Thursday, October 20, 2011

Self Portrait by a Giant Triassic Octopus?

Bouncing from link to link, I first saw this at Tam's place (top one) as a link to Atomic Nerds.  The zeitgeist is to make references to Cthulhu.  For example, Tam said,
Apparently mankind has a Cthulhu-shaped hole in its heart, for if Cthulhu didn't exist, it would be necessary to invent him.
I think it's way cooler without invoking pulp-fiction mythology.
Pictured above is a fossil  bed in Nevada.  The round structures are the vertebrae of ichthyosaurs of the species Shonisaurus popularis. But vertebrae don't lie around like that. In a single animal, they're (obviously) pretty much in a line.  And if two animals died and piled on top of each other, it doesn't seem likely the vertebrae would be aligned so nicely, fairly well matched by size.  So how did they get there?
First of all, the different degrees of etching on the bones suggested that the shonisaurs were not all killed and buried at the same time. It also looked like the bones had been purposefully rearranged. That it got him thinking about a particular modern predator that is known for just this sort of intelligent manipulation of bones.

"Modern octopus will do this," McMenamin said. What if there was an ancient, very large sort of octopus, like the kraken of mythology. "I think that these things were captured by the kraken and taken to the midden and the cephalopod would take them apart."

In the fossil bed, some of the shonisaur vertebral disks are arranged in curious linear patterns with almost geometric regularity, McMenamin explained.The proposed Triassic kraken, which could have been the most intelligent invertebrate ever, arranged the vertebral discs in double line patterns, with individual pieces nesting in a fitted fashion as if they were part of a puzzle.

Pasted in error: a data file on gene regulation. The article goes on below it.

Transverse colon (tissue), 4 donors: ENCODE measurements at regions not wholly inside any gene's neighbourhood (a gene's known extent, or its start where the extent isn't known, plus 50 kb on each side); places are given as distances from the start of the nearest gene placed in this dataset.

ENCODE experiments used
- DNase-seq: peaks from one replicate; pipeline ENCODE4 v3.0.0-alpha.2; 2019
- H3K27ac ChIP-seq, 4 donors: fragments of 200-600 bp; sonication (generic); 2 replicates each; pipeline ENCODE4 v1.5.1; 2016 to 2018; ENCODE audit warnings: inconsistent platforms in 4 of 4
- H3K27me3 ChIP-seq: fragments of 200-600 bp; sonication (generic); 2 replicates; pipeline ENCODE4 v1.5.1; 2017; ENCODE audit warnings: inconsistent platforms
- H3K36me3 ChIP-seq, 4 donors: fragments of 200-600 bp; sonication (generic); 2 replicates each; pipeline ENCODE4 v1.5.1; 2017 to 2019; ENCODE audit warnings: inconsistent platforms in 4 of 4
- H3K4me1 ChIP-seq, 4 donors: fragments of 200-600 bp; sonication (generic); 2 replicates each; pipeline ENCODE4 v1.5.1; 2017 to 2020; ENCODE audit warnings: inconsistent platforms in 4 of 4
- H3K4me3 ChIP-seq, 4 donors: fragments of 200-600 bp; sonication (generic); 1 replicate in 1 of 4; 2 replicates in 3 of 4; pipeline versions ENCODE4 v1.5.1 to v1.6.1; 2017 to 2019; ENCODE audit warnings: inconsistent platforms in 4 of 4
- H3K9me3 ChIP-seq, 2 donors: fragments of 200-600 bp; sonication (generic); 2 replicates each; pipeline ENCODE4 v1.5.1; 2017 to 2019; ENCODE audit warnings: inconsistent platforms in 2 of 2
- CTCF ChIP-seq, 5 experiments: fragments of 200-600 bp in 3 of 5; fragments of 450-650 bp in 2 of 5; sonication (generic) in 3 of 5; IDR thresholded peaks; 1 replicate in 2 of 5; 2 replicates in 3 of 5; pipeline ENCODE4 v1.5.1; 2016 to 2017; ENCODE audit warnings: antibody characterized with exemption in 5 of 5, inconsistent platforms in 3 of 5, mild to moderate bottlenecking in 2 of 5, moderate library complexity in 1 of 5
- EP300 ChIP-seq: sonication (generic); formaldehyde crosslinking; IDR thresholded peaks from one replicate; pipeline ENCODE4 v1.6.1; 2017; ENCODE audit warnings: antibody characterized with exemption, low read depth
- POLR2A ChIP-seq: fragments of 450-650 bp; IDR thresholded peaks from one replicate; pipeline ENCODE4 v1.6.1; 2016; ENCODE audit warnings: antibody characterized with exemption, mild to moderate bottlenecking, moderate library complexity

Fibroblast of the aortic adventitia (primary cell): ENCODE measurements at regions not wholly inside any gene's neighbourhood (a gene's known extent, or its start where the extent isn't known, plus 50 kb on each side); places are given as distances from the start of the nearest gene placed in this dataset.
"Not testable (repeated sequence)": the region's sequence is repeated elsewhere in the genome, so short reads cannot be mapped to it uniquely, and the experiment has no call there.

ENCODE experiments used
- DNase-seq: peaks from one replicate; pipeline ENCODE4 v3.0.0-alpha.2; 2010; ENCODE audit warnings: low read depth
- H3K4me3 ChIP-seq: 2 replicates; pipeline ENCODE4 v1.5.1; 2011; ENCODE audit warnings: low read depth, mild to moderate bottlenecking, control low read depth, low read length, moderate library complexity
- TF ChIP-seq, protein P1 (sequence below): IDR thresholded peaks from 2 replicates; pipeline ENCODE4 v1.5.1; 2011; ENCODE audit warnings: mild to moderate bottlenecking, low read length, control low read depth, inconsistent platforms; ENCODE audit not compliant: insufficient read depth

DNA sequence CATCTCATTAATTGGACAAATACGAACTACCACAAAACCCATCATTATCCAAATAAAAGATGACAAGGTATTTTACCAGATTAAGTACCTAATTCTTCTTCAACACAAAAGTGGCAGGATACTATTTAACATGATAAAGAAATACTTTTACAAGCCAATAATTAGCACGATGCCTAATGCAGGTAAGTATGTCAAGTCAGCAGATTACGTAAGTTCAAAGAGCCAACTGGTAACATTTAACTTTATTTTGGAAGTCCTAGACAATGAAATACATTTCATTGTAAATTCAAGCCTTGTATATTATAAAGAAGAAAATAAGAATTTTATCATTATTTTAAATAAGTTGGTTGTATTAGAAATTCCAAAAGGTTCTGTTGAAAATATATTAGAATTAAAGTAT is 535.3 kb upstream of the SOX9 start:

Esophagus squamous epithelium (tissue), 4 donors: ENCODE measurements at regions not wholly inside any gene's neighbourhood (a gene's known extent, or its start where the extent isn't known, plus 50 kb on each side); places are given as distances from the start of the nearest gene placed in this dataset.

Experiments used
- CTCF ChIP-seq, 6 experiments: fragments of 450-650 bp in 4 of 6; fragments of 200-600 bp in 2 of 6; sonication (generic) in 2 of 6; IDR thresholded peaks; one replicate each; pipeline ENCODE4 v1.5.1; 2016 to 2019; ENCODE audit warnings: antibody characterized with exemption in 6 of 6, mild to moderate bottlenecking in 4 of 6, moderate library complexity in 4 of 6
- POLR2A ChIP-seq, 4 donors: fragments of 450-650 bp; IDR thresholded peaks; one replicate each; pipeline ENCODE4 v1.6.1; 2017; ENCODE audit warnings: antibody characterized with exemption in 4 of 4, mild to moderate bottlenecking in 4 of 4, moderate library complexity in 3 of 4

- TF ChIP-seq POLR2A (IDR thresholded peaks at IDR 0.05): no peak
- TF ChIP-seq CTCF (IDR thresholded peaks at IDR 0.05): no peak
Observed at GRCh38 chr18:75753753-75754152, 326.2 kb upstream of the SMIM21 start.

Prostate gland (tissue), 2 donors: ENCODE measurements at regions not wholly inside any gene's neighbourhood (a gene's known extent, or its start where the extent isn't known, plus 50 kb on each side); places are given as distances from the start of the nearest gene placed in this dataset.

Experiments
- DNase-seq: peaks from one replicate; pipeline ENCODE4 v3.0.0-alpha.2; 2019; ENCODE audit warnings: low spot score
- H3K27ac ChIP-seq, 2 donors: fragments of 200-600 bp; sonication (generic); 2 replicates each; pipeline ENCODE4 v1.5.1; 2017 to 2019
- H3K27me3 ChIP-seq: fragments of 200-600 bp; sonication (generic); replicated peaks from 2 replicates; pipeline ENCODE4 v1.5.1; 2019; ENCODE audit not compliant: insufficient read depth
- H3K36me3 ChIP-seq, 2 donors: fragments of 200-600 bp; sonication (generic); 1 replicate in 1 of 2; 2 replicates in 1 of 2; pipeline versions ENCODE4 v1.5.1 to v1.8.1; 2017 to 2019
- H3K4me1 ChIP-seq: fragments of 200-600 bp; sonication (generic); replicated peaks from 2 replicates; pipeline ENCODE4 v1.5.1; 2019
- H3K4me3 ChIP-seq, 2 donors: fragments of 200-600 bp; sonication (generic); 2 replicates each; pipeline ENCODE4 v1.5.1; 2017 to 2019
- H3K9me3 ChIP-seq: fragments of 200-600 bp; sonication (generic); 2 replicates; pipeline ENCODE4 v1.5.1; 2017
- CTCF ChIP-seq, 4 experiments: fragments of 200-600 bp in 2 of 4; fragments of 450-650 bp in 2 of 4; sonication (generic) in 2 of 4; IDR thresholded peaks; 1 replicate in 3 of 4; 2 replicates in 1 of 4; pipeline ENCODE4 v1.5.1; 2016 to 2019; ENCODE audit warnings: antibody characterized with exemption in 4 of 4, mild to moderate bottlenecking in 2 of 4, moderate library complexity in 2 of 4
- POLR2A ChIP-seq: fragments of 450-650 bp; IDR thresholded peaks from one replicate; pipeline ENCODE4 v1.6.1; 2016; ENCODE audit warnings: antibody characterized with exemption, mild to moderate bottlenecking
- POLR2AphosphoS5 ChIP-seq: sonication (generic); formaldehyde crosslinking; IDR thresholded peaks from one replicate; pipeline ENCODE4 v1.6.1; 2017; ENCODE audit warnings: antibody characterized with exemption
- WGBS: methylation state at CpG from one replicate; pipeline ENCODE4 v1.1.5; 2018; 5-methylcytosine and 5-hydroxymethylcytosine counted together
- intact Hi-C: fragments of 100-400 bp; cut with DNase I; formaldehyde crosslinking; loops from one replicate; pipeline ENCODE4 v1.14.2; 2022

Even more creepy: The arranged vertebrae resemble the pattern of sucker discs on a cephalopod tentacle, with each vertebra strongly resembling a coleoid sucker. In other words, the vertebral disc "pavement" seen at the state park may represent the earliest known self portrait.
The thought that there was a giant prehistoric octopus, big enough to take down a dinosaur the size of a bus, and that this octopus was intelligent enough to arrange the bones of its ex-dinner into a pattern that looked like itself - a self-portrait of sorts - is so cool it fills me with awe.  Reality is way cooler than comparing it to a mythical creature. 

By the way, since Tam has linked to me a few times in the last few months, this is a squid pro quo.


  1. Problem is, that's worse science than anything Al Gore is pimping.

    To postulate the existence of an entire undiscovered species on no evidence other than a single arrangement of a different spiecies' fossils at one site would make the perpetrators of the Nebraska Man hoax blush...

  2. I think it was Clarke who said, "if a distinguished older scientist says something is possible, he may be right. If a distinguished older scientist says something is impossible he's almost certainly wrong". I'm leaning toward A.

    Do I think this is demonstrated? Proven? Not hardly. I give it no better than a 20% chance. It's just a tantalizing possibility. I'm somewhat taken by octopi and squids: demonstrably intelligent and very alien to our ways of experiencing the world.